Ko Yao Noi remains a beautiful island, where most people still believe that the island should be preserved from human degradation. It is often described as one of the last islands in the region to not be overly developed.
Ko Yao Yai is also a natural beauty, remaining the least developed of the two islands. Ko Yao Yai is significantly larger than Ko Yao Noi due to a lack of (basic) infrastructure in some areas of the island.
Sea Gypsies (Moken people) were inhabiting the Bay before anybody else, except maybe other nomadic people like forest hunters and collectors (Sakai, Negritos). The 3,500 or so inhabitants of Koh Yao Noi are thought to be recent migrants from the Malay Peninsula (Satun, Trang).
The Mon population, linguistically and culturally belonging to the Khmer ethnolinguistic group, did settled in peninsular Thailand since ever, ruling maritime states like the one of Ligor (Nakhon Si Thammarat). They melt continuously with Southern migrants from Malaysia and with Northern rulers (Thai), over centuries of commercial exchanges and political conflicts. Most probably the Mon stock remains prevalent for most of the people living nowadays in Southern Thailand, including people of Koh Yao.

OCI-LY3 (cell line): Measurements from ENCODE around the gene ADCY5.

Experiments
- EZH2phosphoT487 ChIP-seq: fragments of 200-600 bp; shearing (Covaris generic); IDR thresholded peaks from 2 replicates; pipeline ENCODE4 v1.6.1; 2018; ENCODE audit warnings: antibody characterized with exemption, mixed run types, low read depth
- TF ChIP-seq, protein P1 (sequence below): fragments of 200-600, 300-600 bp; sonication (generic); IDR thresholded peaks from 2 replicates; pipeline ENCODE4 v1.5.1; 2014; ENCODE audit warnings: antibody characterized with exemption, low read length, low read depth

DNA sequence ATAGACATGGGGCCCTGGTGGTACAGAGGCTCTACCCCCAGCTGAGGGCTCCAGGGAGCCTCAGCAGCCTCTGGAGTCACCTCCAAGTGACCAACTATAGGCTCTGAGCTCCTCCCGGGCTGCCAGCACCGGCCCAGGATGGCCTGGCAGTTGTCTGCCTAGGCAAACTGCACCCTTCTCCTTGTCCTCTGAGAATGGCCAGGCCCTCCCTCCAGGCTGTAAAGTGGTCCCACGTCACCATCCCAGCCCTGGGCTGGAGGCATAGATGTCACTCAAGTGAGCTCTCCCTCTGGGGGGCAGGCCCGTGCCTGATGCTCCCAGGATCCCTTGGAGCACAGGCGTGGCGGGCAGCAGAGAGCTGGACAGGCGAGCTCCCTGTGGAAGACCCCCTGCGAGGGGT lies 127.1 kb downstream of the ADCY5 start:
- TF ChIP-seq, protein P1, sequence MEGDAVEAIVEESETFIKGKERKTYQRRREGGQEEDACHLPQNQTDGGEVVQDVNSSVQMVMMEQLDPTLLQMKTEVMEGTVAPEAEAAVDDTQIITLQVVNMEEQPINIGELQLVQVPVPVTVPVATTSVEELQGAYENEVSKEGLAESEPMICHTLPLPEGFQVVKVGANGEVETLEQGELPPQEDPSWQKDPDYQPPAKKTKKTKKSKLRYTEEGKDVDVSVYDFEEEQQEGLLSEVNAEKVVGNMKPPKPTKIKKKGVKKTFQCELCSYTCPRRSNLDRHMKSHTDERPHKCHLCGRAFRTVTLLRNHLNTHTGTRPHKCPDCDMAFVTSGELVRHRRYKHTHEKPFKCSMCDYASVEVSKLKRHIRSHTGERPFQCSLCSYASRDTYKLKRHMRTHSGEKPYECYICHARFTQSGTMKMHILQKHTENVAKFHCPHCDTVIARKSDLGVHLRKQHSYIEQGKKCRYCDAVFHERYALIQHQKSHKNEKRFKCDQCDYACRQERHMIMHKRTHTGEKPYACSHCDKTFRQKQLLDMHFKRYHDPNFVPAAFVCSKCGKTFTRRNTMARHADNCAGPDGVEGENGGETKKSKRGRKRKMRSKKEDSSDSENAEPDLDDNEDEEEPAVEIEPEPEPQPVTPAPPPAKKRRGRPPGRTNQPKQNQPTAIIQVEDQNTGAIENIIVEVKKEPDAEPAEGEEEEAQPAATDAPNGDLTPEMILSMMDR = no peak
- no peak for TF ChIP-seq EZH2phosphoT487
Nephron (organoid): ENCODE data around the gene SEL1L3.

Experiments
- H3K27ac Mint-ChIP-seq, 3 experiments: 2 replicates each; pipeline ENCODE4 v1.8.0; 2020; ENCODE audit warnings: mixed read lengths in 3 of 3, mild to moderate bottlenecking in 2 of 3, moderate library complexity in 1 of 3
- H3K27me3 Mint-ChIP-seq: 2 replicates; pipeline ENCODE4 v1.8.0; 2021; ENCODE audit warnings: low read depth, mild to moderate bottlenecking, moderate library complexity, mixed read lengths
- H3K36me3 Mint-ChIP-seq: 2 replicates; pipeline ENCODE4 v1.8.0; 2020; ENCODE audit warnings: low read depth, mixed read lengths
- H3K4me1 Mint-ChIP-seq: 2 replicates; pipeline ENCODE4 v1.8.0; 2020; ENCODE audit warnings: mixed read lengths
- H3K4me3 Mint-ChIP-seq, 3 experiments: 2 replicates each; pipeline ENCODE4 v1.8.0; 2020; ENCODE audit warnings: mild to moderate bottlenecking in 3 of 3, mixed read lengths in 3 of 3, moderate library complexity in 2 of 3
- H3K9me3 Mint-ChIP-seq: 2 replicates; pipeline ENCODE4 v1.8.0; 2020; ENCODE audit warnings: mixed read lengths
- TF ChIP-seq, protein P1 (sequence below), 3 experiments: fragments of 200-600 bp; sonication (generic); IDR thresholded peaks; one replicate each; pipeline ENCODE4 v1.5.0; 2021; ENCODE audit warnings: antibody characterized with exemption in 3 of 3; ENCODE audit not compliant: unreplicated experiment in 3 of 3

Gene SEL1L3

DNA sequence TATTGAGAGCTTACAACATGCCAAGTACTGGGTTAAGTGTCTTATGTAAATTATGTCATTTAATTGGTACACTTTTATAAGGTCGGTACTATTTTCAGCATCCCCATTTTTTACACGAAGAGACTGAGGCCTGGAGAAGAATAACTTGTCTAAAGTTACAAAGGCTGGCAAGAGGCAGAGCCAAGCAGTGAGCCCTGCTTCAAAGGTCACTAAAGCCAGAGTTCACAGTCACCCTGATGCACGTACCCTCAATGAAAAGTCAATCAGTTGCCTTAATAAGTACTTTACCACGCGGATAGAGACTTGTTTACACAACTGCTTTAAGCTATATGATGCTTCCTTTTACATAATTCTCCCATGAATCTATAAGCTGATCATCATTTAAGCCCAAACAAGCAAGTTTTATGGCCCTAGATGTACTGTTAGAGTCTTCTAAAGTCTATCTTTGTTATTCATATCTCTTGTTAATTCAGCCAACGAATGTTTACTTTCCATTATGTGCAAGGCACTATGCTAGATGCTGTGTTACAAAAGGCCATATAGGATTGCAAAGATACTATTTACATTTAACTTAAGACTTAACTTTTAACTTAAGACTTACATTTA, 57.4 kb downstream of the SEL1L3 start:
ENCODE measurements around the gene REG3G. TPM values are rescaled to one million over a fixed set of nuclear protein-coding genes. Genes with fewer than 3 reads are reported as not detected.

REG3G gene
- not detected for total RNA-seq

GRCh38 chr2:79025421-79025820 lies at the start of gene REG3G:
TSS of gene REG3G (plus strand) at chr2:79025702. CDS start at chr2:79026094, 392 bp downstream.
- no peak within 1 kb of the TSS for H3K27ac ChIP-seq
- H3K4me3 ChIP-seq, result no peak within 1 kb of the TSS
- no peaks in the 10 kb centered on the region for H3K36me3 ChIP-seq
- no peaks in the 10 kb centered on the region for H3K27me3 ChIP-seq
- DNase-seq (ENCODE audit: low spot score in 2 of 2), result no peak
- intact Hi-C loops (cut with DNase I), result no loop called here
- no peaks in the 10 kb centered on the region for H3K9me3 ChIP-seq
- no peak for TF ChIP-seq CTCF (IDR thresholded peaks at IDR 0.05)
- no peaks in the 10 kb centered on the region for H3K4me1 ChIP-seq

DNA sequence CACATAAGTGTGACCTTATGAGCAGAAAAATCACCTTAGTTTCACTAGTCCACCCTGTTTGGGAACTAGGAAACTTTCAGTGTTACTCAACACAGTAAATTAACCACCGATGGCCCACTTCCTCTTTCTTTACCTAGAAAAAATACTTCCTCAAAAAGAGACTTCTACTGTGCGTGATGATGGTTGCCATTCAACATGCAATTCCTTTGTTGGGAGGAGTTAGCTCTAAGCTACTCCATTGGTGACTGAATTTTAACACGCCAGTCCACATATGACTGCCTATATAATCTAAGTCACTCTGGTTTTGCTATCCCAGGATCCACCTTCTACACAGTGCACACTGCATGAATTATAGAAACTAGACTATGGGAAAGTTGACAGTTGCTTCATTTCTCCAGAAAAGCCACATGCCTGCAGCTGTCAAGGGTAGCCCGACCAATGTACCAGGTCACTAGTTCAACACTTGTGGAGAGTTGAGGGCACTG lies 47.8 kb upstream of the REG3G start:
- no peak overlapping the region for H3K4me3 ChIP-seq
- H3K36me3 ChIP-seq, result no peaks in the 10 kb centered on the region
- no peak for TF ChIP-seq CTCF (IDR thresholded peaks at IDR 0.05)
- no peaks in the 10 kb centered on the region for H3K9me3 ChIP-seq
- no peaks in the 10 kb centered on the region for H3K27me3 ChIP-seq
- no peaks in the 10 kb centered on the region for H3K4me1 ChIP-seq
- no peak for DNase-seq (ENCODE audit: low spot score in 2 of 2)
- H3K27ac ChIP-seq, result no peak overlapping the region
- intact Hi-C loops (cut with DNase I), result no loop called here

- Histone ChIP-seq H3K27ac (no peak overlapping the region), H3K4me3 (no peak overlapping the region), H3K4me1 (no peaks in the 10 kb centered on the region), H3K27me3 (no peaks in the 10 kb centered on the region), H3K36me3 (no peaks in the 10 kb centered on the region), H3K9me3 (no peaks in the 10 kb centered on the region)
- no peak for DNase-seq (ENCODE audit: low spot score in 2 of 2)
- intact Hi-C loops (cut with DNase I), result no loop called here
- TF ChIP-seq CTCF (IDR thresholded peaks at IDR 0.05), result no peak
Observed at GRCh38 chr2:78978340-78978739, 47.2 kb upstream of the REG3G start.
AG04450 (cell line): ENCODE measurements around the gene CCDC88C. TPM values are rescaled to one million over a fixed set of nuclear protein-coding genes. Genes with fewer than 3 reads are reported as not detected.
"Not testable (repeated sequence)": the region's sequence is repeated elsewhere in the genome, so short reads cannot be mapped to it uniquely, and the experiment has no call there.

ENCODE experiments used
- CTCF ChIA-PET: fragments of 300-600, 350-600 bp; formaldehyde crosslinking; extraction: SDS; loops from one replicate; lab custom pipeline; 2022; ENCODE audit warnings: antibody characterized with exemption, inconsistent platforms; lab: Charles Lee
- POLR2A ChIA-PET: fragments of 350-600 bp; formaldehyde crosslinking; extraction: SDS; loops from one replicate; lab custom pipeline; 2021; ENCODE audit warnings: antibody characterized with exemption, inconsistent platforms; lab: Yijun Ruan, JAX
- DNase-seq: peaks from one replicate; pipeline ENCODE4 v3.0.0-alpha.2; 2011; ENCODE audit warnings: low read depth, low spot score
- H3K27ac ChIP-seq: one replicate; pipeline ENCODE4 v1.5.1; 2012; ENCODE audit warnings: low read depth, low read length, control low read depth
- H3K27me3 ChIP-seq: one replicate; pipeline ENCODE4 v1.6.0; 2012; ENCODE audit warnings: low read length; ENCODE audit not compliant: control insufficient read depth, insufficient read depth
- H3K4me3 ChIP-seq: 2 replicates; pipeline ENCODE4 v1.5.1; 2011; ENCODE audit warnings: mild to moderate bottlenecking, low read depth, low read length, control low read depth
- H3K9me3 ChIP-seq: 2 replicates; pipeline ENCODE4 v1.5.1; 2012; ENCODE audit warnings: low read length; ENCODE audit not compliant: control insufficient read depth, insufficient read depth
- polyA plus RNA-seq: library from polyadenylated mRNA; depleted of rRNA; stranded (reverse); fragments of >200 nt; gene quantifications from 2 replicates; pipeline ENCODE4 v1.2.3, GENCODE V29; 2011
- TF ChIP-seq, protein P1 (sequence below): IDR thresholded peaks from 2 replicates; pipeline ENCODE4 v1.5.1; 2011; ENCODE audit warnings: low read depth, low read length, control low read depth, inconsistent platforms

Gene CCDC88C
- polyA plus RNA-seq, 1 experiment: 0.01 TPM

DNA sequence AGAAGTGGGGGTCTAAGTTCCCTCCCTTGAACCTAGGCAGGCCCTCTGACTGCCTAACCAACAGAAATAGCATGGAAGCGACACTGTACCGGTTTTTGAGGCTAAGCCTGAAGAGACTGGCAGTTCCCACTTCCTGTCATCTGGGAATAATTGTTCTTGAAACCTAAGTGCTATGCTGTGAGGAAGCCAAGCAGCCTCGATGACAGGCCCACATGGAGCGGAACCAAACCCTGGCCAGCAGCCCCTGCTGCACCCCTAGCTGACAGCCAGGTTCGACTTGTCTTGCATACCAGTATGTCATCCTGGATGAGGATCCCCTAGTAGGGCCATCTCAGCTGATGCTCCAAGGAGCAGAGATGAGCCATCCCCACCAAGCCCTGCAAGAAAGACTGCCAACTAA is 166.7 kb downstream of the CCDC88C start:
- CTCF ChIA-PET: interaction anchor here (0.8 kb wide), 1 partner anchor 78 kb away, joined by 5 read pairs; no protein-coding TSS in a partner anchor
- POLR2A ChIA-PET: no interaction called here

Numerous cave paintings hidden in the many islands of the bay, extending from 2000 years ago to last century, attest the influence of distinct communities in the emergence of a mixed origin population, living now in the provinces of Phang Nga, Phuket, Krabi and Satun.
The most recent migrations (17th-18th century) from Satun and Trang to Ko Yao Yai and Koh Yao Noi is attested by the fact that the particular dialect spoken on the island still bear obvious Malaysian lexical traces, particularly regarding toponyms and vernacular names of the flora species.
The main industries on the island are fishing and rubber planting. A little rice farming and some fruit, palm and coconut plantations are evident. Boat building and farming techniques here have been passed from father to son and, while some of the youngsters leave Ko Yao to seek the bright lights of Phuket, most return to their tight knit community.